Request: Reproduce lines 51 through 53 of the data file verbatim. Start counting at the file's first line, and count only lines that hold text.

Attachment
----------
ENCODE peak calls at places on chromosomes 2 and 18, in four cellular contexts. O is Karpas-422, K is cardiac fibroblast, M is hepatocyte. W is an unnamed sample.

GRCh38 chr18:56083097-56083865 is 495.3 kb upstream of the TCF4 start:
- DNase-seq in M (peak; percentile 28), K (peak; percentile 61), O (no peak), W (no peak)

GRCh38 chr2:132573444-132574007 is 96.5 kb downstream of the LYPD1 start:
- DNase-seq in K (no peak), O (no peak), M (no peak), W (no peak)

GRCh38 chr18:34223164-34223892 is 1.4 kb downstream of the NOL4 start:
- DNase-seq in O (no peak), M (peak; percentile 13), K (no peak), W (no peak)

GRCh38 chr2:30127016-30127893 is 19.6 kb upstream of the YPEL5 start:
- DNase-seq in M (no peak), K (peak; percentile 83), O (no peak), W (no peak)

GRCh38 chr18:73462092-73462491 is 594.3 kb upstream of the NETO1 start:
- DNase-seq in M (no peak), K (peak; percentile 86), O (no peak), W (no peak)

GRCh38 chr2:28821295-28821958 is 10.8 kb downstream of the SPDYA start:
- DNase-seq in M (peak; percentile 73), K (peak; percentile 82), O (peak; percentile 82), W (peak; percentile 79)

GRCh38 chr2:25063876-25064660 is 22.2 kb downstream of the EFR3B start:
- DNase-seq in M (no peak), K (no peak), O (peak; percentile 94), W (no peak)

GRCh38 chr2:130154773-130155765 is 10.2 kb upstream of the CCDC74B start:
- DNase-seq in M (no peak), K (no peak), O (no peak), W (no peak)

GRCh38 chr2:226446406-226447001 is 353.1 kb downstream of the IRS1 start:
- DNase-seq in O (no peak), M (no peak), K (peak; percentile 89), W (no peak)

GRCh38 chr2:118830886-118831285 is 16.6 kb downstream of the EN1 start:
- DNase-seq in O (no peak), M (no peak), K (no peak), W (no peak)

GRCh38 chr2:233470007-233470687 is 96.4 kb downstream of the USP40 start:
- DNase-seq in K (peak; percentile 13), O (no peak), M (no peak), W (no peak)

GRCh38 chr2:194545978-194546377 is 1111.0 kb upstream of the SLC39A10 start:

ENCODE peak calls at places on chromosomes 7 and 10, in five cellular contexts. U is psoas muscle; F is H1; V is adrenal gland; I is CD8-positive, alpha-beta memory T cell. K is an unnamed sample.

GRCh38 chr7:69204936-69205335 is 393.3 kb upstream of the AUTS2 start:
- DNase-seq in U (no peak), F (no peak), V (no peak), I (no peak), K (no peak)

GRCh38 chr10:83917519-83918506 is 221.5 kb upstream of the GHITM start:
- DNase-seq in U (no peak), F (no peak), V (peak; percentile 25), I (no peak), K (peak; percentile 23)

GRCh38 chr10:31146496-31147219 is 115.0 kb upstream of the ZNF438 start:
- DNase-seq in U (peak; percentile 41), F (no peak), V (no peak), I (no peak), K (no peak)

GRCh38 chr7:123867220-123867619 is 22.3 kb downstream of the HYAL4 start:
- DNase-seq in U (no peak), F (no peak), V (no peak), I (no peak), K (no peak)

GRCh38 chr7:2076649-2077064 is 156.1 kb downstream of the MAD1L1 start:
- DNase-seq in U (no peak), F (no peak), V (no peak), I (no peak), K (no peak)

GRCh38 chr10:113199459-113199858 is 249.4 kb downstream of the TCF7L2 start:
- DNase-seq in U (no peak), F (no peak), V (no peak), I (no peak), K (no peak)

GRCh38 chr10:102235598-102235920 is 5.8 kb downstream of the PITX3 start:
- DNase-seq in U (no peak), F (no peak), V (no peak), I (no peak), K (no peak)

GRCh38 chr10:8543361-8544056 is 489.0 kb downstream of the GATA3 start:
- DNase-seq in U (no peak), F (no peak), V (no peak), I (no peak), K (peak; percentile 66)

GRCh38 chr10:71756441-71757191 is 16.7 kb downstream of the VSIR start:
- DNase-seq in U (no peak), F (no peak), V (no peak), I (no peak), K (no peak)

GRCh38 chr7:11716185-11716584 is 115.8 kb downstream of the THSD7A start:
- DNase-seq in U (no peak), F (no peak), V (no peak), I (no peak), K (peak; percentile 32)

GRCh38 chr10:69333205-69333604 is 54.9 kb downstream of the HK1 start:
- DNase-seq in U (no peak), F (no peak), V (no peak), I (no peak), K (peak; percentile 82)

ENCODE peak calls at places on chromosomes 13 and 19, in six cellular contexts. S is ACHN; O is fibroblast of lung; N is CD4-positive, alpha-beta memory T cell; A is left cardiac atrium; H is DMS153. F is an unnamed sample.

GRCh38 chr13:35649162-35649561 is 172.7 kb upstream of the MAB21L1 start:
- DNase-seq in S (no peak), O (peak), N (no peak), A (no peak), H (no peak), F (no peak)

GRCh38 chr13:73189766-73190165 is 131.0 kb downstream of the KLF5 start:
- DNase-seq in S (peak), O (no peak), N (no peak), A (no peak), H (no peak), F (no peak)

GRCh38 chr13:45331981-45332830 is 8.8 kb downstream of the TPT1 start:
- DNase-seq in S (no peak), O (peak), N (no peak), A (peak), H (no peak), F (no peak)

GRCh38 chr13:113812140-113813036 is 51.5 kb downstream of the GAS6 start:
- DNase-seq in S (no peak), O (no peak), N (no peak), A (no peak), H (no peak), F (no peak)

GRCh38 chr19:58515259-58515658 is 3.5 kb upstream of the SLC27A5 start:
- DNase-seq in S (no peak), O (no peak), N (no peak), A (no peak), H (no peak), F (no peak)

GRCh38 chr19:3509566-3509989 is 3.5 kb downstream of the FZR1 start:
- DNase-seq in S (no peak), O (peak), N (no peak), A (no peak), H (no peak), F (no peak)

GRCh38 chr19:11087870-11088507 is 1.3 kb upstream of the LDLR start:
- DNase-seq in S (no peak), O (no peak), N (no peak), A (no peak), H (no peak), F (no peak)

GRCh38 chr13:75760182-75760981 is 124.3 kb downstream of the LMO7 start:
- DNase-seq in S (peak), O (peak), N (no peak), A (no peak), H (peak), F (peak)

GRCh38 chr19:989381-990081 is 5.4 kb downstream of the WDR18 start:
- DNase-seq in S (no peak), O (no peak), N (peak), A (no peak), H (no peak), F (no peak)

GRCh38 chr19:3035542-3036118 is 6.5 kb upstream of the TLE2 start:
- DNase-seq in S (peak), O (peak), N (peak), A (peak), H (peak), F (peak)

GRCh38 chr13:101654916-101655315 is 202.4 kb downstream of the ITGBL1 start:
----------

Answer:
GRCh38 chr13:73189766-73190165 is 131.0 kb downstream of the KLF5 start:
- DNase-seq in S (peak), O (no peak), N (no peak), A (no peak), H (no peak), F (no peak)

GRCh38 chr13:45331981-45332830 is 8.8 kb downstream of the TPT1 start: